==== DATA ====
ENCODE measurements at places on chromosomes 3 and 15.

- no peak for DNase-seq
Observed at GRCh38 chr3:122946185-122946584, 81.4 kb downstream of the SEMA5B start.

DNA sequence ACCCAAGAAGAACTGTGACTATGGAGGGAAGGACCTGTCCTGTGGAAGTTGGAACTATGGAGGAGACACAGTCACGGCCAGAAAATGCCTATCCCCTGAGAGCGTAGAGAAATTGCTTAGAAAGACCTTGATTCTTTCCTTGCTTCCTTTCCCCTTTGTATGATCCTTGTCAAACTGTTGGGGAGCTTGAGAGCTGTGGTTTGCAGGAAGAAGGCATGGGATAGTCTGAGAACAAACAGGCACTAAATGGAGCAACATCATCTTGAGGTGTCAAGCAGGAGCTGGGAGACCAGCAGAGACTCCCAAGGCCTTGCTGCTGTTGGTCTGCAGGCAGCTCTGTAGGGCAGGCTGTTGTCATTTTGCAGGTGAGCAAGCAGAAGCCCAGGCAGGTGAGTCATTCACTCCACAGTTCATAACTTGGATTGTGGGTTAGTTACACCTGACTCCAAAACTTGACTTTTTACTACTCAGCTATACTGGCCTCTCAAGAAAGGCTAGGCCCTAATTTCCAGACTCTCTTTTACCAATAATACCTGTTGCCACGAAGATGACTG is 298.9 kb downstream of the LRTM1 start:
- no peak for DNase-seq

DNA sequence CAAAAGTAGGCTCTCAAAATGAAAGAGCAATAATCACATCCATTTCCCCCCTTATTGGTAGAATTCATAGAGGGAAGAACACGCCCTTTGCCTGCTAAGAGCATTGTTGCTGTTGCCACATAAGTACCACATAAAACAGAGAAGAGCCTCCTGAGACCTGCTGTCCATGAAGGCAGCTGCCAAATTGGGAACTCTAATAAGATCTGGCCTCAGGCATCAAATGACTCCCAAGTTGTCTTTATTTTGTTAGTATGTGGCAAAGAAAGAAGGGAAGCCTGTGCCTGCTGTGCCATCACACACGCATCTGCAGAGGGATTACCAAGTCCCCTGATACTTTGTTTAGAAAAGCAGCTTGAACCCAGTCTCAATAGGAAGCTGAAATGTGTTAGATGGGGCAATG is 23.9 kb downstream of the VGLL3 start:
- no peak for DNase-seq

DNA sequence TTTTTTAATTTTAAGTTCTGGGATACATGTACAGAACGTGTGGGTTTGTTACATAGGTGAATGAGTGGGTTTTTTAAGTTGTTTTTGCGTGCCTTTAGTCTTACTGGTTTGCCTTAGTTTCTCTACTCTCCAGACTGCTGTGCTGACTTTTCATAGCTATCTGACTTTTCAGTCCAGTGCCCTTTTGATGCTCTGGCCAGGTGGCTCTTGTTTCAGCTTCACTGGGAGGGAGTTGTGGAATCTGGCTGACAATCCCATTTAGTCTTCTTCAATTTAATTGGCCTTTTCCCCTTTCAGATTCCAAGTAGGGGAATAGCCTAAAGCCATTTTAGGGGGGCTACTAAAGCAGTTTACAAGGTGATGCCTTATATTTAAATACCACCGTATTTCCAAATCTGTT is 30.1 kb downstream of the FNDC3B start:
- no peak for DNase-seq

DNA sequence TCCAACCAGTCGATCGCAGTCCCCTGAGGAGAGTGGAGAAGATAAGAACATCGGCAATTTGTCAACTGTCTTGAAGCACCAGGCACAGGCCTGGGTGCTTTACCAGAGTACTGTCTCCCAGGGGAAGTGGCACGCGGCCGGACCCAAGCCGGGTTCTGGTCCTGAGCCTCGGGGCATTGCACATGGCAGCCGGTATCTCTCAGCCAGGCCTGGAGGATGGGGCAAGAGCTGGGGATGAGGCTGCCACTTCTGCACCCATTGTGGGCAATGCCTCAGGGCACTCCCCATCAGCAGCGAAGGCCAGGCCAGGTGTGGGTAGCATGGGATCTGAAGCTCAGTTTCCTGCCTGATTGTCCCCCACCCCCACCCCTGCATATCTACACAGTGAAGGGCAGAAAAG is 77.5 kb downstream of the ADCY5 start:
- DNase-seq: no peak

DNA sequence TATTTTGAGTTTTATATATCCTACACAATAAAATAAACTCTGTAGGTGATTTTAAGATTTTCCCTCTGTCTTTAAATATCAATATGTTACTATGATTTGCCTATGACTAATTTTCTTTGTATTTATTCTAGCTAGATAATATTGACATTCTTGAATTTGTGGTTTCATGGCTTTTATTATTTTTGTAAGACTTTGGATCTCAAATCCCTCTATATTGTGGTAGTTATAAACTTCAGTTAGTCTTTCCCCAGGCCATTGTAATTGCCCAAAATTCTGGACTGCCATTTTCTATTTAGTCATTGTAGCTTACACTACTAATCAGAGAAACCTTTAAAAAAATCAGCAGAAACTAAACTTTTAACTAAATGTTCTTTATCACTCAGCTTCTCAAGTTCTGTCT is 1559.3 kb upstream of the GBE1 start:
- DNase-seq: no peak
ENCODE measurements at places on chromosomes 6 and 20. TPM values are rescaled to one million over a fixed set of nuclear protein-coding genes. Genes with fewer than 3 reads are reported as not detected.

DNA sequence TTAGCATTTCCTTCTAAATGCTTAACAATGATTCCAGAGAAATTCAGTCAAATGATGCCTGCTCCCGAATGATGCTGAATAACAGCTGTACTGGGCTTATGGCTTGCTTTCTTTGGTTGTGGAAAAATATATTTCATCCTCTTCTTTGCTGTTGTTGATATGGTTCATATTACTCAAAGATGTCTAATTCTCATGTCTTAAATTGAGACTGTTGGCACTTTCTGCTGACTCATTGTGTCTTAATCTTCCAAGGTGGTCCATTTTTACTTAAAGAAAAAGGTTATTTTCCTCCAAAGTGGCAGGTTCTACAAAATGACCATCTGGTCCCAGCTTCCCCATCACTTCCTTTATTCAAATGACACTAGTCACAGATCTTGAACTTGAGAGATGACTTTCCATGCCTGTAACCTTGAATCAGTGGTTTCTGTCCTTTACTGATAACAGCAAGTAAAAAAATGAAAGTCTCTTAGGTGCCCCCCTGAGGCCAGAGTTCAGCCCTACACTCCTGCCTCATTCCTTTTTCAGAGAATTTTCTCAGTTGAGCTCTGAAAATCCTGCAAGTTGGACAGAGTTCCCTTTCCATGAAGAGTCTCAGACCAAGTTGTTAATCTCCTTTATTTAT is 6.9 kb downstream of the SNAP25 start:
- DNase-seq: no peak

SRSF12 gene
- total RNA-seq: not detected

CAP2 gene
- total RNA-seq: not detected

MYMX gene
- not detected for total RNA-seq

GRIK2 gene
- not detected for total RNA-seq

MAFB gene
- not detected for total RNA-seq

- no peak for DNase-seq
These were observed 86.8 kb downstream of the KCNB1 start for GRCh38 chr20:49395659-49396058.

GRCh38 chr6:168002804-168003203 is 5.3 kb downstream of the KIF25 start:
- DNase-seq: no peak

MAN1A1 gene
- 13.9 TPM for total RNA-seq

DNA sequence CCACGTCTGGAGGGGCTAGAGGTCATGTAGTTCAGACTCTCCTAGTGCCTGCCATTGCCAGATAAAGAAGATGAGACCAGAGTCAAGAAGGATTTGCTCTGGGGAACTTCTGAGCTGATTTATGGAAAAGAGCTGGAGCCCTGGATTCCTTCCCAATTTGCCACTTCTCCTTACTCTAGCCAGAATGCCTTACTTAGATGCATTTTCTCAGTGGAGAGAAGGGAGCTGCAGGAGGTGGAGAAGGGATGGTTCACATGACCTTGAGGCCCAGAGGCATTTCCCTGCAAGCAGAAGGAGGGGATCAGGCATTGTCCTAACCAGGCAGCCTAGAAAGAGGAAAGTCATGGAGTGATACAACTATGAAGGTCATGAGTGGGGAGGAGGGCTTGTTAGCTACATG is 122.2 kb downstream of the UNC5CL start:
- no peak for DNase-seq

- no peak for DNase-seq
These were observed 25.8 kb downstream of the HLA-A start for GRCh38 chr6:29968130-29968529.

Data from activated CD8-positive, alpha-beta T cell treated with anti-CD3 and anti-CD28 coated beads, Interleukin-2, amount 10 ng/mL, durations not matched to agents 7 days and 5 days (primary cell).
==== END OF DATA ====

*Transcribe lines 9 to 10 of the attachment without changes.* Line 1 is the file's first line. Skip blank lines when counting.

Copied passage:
- no peak for DNase-seq

DNA sequence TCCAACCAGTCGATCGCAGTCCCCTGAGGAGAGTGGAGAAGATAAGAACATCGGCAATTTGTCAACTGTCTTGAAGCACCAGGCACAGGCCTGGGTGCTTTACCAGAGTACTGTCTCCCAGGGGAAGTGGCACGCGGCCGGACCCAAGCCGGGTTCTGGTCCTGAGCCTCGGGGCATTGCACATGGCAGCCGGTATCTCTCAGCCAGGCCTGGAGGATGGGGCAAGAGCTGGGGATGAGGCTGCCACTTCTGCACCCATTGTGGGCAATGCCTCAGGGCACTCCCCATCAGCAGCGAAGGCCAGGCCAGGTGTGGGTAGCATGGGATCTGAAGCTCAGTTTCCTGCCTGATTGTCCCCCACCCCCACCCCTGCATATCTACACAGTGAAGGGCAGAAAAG is 77.5 kb downstream of the ADCY5 start: